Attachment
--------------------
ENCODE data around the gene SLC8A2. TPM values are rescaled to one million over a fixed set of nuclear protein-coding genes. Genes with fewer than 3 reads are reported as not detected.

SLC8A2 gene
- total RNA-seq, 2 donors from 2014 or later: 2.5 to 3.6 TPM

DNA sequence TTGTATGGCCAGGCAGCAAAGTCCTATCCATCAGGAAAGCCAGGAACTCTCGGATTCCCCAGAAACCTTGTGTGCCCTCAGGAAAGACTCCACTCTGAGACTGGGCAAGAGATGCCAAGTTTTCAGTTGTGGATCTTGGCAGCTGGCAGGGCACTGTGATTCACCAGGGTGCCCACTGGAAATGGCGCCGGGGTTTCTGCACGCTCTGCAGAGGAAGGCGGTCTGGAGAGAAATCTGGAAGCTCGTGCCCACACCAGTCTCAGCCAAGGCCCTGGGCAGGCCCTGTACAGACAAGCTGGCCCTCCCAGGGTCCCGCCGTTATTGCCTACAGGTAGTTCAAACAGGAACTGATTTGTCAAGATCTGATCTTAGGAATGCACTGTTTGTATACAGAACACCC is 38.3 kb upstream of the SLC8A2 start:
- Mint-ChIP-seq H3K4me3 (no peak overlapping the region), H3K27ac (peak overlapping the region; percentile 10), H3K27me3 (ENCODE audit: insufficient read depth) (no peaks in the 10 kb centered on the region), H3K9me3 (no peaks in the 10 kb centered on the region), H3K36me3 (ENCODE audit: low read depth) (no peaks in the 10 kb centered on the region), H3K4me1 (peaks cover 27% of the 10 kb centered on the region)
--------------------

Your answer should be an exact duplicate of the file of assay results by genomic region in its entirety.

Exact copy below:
ENCODE data around the gene SLC8A2. TPM values are rescaled to one million over a fixed set of nuclear protein-coding genes. Genes with fewer than 3 reads are reported as not detected.

SLC8A2 gene
- total RNA-seq, 2 donors from 2014 or later: 2.5 to 3.6 TPM

DNA sequence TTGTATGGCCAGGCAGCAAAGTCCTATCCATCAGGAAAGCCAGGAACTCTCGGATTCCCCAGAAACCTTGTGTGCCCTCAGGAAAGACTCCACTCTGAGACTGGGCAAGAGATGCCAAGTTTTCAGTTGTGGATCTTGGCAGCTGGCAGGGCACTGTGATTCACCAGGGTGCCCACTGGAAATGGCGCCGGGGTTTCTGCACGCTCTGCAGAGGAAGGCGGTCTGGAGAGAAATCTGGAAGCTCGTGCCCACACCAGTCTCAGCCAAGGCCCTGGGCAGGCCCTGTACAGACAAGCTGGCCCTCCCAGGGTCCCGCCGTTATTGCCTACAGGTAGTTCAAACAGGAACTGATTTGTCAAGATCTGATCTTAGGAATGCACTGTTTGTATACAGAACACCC is 38.3 kb upstream of the SLC8A2 start:
- Mint-ChIP-seq H3K4me3 (no peak overlapping the region), H3K27ac (peak overlapping the region; percentile 10), H3K27me3 (ENCODE audit: insufficient read depth) (no peaks in the 10 kb centered on the region), H3K9me3 (no peaks in the 10 kb centered on the region), H3K36me3 (ENCODE audit: low read depth) (no peaks in the 10 kb centered on the region), H3K4me1 (peaks cover 27% of the 10 kb centered on the region)